After the Lyndhurst preview, “Blossoms: A Botanical Exploration of Spring in American Art” will then be on display at Hawthorne Fine Art by appointment from April 8 through May 15th, 2019. While a select few paintings are highlighted here, the entirety of Hawthorne Fine Art’s diverse collection is accessible through the Inventory page of the gallery website, For more information or to make an appointment, please contact the gallery at, or by phone at 212.731.0550.

About Hawthorne Fine Art: Hawthorne Fine Art LLC is a Manhattan based gallery that specializes in 19th and early 20th century American Art. We select our works for their quality, beauty, and rarity and price them competitively for the market. We curate our paintings with strong academic scholarship and provide all of our clients with insight into the value of the work by elucidating its place within the artist’s larger body of work as well as the artist’s position in the market and more broadly, within the history of American art. We are dedicated to the careful cultivation of both private and institutional collections and we strive to provide all of our clients with beautiful and inspiring pieces. We offer our clients, who may be looking to expand or refine their collections, advisory and appraisal services and we advise on issues regarding provenance, dating, authenticity, and the framing of works. With our strong commitment to research, scholarship, and education we honor the hard work of the artists we represent through the production of museum-quality exhibitions and scholarly catalogues.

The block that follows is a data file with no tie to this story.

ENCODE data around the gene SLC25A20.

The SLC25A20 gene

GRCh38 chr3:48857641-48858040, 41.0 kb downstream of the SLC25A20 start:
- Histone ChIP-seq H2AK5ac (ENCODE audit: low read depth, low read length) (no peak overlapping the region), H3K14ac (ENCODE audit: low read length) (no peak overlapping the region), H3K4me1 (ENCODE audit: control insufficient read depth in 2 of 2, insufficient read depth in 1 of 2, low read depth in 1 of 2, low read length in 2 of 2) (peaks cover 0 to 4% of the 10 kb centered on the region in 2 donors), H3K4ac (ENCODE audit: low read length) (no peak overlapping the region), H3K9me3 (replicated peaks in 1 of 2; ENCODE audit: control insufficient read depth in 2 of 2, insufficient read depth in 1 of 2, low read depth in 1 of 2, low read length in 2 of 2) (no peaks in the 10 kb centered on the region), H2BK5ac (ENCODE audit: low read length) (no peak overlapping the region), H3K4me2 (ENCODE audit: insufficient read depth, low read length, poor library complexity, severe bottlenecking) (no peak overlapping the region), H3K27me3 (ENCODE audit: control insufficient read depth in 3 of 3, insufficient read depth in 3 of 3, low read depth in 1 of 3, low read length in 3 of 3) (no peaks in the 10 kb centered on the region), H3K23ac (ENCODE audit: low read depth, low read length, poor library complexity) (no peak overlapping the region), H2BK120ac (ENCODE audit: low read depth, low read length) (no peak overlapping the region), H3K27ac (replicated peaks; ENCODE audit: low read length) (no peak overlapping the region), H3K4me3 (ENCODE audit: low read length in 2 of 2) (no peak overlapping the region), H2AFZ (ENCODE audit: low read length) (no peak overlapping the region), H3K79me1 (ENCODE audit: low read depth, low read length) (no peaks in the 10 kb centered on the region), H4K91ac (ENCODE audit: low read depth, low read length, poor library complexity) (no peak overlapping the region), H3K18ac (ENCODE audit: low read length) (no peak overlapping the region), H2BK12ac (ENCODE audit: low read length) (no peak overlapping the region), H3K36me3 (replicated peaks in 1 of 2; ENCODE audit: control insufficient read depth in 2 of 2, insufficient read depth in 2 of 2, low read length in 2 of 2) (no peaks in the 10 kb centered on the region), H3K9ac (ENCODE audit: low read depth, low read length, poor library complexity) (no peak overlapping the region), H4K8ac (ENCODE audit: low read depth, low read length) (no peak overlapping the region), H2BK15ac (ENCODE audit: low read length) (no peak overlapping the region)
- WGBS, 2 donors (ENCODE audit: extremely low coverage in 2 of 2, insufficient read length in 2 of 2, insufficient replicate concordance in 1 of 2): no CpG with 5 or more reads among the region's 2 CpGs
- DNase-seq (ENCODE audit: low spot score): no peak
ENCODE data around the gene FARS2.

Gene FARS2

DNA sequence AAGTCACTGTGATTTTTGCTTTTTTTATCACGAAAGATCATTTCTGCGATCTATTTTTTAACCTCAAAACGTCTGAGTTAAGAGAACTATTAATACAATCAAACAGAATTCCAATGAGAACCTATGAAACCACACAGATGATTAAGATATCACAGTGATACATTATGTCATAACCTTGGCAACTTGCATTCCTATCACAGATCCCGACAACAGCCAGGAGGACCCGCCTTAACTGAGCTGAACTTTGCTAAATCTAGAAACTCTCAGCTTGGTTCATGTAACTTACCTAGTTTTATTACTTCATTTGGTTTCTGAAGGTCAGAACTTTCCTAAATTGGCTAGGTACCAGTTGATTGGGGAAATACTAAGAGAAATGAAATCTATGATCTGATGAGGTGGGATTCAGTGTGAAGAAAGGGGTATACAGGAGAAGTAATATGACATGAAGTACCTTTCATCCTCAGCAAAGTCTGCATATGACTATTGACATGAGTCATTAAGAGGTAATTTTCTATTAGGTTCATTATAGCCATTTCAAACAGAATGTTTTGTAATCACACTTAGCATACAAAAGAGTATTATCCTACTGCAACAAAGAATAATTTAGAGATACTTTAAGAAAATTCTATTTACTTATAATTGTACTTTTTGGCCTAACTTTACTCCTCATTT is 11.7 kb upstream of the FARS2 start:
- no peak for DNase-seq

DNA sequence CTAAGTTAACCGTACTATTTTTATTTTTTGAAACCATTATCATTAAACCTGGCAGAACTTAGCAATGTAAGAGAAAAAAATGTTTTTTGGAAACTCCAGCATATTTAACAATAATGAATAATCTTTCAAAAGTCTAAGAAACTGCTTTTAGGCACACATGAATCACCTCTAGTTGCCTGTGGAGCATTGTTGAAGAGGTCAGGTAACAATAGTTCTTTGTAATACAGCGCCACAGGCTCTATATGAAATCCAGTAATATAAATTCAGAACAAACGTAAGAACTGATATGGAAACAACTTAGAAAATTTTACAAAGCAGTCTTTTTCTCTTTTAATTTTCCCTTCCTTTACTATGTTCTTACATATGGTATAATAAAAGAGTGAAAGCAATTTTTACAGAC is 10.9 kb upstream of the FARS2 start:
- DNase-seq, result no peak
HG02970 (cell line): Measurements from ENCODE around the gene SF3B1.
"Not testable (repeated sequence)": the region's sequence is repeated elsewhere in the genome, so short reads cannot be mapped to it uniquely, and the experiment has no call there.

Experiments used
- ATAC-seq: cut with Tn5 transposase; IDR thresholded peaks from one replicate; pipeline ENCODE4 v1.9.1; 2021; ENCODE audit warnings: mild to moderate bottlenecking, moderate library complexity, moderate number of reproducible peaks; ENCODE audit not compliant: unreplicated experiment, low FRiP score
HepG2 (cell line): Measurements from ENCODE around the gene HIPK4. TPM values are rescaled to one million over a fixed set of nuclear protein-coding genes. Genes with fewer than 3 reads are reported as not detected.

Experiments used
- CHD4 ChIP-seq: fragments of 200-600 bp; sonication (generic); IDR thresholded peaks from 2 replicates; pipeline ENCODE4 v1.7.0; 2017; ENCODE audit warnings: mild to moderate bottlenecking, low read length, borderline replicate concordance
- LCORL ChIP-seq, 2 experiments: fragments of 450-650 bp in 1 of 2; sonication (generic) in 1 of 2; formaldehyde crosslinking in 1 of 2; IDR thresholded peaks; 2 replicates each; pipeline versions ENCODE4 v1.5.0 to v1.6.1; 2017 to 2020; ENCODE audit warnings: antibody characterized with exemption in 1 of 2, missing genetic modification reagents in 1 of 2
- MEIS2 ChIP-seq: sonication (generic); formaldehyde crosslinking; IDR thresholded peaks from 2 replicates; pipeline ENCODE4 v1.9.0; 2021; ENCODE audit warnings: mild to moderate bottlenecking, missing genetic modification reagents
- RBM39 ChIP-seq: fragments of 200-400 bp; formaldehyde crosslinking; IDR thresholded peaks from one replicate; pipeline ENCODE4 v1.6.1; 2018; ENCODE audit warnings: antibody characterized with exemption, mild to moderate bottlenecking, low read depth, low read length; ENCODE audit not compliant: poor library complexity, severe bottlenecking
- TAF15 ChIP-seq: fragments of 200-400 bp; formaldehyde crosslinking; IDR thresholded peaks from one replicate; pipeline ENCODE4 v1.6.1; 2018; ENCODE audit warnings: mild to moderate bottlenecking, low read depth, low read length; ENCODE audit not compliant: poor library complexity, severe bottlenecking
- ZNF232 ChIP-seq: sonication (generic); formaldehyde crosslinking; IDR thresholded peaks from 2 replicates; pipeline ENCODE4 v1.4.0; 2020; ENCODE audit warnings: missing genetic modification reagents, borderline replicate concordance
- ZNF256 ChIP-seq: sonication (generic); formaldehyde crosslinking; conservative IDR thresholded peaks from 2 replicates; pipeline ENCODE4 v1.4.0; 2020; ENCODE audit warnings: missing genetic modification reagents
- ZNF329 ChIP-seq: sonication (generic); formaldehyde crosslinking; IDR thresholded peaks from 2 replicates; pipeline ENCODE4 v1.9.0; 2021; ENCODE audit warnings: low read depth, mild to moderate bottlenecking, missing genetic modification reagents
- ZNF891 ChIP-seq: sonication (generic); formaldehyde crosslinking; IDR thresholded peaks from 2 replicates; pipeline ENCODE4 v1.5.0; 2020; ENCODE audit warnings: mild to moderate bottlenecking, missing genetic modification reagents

Schedule of Events for the Lyndhurst Flower & Antiques Show, April 6-7, 2019

Saturday, April 6

  • Flower Show, 10 a.m. to 4 p.m.
  • Antiques Show, 10 a.m. to 5 p.m.
  • High Tea in the Guest Cottage, timed seatings
  • Floral Weaving Family Workshop, 11 a.m. to 12:30 p.m.
  • Antiques Show Walkthrough with Bob Richter, 12 p.m.
  • Book Signing of Vintage Livingby Bob Richter, 1 p.m.

Sunday, April 7

  • Flower Show, 10 a.m. to 4 p.m.
  • Antiques Show, 10 a.m. to 5 p.m.
  • High Tea in the Guest Cottage, timed seatings
  • Floral Weaving Family Workshop, 11 a.m. to 12:30 p.m.


Chapman Minerva_Lilacs-unframed-email.jpg